If you are thinking of moving from Chicago to Denver or have just moved, buying a home within your budget can be a challenge. A tiny house might just be the solution.
One option many transplants have considered since Colorado has a lot more land available is a tiny house.
A tiny house is a structure that is roughly 100-500 square feet. They’ve gained in popularity in recent years, both because they are more economical than larger homes, and because of exposure on television shows such as those on HGTV.
There are two common problems with tiny houses:
- How do you pay for a tiny house?
- Where do you put the tiny house?
How do you pay for a tiny house?
There are 2 options, cash or loan. If you have cash to purchase your tiny house – CONGRATULATIONS. You are on your way to financial freedom.
If you need a loan, you’re going to have some obstacles to overcome. Houses under 500 square feet cannot be appraised. There aren’t enough of them out there for lenders to obtain reliable appraisal based comparable sales. As popularity grows for tiny house purchases and more sales data gets out there, lenders may loosen guidelines and start offering more loans on tiny houses.
You may have the option of getting a loan through a non-traditional mortgage provider, such as a portfolio lender or a credit union. Portfolio lenders lend their own money (or money from a pool of investors) and don’t play by the same rules as larger banks. Just expect to put down more money (20% or more) and get a higher interest rate than on a traditional mortgage.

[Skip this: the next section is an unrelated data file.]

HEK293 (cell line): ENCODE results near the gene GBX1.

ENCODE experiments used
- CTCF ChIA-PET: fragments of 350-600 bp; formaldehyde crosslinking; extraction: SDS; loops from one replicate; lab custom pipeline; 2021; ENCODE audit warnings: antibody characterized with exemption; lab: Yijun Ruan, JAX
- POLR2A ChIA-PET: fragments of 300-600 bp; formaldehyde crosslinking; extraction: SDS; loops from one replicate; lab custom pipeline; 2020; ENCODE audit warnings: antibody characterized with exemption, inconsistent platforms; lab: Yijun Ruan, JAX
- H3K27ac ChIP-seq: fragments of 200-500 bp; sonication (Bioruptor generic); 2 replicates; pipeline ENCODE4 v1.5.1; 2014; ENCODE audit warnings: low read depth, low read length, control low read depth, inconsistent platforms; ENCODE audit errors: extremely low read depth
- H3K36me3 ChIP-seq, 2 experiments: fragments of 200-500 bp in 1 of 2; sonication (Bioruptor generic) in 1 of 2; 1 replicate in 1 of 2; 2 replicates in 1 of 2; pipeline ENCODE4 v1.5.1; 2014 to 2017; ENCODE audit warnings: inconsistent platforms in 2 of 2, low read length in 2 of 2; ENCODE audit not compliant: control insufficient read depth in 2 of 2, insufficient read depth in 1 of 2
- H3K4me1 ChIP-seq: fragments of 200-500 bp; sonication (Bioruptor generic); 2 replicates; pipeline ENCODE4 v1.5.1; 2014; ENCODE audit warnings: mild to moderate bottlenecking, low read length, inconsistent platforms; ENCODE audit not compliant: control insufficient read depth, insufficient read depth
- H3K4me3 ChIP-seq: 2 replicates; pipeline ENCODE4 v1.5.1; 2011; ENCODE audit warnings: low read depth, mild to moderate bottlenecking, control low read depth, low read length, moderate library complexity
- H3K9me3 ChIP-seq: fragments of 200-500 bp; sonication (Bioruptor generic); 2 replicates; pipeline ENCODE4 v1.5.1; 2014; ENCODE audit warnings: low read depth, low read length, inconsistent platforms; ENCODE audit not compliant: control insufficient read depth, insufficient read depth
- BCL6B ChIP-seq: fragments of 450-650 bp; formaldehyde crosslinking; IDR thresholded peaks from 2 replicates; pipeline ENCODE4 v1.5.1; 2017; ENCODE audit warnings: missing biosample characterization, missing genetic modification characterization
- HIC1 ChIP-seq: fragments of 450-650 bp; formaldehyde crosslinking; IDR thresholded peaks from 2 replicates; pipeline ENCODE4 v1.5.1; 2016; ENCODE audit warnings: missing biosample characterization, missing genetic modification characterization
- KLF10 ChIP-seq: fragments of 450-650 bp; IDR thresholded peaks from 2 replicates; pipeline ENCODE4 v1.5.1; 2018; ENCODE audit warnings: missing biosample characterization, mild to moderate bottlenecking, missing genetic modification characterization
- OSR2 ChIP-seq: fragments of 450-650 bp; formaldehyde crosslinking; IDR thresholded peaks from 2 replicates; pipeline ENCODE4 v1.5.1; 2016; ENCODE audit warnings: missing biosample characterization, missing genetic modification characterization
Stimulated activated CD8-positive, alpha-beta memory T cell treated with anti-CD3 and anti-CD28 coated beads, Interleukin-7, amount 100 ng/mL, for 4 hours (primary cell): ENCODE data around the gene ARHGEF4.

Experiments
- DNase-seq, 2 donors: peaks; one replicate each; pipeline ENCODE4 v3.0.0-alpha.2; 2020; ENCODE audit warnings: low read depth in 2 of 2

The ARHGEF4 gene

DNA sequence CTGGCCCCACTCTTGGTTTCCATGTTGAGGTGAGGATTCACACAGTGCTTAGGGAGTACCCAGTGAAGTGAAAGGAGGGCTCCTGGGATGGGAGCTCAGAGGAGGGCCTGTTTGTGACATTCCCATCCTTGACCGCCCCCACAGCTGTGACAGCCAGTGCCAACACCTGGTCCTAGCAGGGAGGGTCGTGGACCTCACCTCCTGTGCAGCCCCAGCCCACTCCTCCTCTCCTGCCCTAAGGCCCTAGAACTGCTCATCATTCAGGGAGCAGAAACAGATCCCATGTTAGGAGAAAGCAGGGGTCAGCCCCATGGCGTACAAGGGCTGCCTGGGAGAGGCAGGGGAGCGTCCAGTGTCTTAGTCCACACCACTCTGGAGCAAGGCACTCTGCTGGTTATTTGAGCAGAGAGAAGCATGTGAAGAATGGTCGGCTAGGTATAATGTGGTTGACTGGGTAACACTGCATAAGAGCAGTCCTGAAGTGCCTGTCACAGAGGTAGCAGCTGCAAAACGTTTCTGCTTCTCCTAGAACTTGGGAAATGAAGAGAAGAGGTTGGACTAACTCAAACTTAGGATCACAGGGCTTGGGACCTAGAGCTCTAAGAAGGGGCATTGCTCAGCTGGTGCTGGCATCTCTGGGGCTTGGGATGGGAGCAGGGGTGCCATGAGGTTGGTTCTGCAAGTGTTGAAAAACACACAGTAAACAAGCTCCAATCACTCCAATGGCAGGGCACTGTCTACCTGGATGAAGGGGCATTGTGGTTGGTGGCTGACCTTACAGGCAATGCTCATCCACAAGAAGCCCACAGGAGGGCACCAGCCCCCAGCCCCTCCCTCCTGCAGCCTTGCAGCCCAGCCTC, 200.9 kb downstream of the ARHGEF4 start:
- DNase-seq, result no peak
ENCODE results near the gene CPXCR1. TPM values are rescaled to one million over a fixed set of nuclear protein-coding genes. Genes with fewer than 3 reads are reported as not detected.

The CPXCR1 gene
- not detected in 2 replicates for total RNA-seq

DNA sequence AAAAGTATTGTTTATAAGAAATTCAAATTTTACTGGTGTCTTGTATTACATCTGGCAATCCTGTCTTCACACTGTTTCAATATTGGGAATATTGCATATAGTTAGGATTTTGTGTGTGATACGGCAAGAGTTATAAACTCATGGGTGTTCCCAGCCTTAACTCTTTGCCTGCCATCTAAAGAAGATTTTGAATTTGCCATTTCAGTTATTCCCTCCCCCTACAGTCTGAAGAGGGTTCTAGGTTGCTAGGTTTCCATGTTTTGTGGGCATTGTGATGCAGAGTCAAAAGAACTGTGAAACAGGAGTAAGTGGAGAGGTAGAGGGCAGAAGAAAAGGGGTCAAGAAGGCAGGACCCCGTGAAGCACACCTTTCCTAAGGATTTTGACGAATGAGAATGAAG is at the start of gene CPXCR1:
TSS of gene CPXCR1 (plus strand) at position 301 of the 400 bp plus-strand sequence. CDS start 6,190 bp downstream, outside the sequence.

Where do you put the tiny house?
If you’re looking to move your tiny house to the City and County of Denver – Good news – they are allowed. However, some tiny houses do not align with city codes. If a RV or mobile home park isn’t what you are looking for, you will have to purchase a house that is run down and needs to be demolished or find available land. There are some cities, like the City of Loveland, that are working with tiny home owners by creating spots to place them. For one night if your tiny house is self-contained (it has a toilet, gray water holding tanks, and you need no hook-ups), try Harvest Hosts or Boondockers or Gamping.
There are several things to consider when purchasing a tiny house. Make sure you have done your research so that you follow your preferred city and county codes and regulations.
You’ll also want to talk to an expert—someone who can guide you through the process from one end to the other. As a realtor working in the Denver market, I can help answer your questions and assist you in finding the perfect home to meet your needs. You can reach out to me through my signature, or through the comments section below.